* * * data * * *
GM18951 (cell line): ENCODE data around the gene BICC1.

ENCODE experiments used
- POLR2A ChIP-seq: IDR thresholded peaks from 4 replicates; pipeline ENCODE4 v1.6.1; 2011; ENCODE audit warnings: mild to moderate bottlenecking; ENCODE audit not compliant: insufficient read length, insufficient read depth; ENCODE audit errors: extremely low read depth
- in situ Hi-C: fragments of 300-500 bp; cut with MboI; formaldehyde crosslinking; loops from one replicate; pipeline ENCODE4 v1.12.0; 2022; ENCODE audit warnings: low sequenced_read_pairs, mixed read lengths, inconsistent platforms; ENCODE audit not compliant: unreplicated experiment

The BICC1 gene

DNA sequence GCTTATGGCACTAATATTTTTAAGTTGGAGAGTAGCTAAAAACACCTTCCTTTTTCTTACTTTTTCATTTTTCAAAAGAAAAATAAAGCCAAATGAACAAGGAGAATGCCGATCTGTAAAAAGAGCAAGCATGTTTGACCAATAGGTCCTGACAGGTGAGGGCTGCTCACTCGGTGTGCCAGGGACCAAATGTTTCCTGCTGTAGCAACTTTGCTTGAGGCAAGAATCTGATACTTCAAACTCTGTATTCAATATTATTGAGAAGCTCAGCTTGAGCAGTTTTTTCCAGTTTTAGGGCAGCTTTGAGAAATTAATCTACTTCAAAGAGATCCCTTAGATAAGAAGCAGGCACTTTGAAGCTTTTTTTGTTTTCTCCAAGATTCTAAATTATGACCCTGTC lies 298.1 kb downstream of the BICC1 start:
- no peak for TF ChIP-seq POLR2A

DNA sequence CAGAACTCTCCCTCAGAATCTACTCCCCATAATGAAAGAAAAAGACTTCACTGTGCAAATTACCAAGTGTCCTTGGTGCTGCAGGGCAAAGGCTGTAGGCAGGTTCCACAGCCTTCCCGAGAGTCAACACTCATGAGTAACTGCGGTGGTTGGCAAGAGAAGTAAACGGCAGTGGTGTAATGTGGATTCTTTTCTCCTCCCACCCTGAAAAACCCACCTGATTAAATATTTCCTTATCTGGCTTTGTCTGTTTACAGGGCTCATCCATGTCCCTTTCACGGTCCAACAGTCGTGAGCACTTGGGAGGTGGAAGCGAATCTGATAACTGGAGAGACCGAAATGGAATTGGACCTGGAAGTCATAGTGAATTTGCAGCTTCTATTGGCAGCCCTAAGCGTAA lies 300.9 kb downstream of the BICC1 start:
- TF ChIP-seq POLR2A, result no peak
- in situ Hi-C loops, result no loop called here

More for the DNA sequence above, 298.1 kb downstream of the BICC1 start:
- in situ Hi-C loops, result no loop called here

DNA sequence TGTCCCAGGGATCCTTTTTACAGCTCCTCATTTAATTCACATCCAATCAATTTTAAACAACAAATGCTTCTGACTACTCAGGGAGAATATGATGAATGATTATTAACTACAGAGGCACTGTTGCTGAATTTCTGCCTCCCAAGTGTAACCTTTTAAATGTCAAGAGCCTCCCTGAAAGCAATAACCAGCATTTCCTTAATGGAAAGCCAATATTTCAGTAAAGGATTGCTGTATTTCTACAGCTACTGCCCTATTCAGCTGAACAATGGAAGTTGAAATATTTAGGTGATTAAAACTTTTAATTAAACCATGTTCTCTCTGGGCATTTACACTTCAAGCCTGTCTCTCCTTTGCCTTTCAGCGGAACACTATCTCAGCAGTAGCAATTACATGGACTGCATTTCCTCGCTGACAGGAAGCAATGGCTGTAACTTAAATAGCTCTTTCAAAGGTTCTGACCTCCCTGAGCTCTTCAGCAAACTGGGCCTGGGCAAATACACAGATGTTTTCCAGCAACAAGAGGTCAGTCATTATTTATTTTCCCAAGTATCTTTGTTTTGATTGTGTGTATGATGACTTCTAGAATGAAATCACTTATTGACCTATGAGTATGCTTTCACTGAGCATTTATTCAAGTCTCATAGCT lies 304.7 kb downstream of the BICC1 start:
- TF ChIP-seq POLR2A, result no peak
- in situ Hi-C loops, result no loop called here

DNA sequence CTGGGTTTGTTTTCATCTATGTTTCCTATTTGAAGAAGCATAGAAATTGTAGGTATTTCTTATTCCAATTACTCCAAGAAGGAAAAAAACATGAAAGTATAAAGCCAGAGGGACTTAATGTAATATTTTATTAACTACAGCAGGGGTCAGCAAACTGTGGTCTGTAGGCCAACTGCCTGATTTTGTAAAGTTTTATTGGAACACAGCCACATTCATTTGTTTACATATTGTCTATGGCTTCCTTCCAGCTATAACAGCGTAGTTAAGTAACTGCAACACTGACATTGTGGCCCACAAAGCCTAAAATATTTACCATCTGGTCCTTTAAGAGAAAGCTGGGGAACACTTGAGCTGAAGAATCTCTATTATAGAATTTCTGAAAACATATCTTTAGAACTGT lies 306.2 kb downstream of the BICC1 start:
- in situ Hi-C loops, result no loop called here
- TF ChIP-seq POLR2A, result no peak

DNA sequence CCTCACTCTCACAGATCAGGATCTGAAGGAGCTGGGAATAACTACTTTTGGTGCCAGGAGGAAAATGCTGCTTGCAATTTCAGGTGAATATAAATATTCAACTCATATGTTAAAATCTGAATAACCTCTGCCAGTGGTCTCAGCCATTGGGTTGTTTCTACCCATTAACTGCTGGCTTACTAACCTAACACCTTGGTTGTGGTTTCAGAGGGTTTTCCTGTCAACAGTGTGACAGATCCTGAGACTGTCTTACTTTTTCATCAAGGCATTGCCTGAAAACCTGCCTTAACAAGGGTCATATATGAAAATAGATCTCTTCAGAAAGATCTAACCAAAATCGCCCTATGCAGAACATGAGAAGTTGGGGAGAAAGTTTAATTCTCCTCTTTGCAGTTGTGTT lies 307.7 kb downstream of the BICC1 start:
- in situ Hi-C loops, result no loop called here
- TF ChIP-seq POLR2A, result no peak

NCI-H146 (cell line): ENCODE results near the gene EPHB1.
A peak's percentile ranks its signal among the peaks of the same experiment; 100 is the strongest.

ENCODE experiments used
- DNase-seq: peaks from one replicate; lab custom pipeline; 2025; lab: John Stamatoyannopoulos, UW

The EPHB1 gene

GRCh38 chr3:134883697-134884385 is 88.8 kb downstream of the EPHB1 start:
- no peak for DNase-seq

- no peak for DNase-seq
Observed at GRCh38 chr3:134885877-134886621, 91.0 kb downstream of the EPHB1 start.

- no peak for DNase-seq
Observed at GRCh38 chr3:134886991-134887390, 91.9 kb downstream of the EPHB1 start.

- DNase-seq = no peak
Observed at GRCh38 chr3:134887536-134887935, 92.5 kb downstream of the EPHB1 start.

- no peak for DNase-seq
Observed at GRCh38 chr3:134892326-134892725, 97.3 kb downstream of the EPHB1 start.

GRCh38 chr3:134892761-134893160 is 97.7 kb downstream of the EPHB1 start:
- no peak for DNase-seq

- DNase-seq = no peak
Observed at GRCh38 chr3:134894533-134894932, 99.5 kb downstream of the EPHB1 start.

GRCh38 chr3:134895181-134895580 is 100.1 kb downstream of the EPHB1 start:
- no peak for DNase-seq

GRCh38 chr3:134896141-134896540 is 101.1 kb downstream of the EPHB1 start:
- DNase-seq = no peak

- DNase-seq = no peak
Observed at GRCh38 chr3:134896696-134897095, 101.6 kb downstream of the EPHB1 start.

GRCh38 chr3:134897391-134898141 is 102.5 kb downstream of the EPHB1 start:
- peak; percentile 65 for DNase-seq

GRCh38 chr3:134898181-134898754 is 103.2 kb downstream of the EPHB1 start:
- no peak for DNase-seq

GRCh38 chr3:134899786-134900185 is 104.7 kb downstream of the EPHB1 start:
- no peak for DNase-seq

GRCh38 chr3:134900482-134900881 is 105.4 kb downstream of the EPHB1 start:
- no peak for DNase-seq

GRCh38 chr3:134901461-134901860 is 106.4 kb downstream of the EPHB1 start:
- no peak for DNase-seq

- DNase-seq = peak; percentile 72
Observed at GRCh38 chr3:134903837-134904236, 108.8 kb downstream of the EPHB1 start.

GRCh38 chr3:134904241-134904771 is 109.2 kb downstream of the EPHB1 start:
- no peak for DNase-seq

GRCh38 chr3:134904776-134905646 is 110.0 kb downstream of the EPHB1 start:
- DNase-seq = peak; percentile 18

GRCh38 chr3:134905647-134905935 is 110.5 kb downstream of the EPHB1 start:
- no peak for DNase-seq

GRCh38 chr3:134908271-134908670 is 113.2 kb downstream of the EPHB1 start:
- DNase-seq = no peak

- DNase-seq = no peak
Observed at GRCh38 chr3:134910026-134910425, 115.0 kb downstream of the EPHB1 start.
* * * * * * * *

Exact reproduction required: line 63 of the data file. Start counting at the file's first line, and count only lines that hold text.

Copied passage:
GRCh38 chr3:134905647-134905935 is 110.5 kb downstream of the EPHB1 start: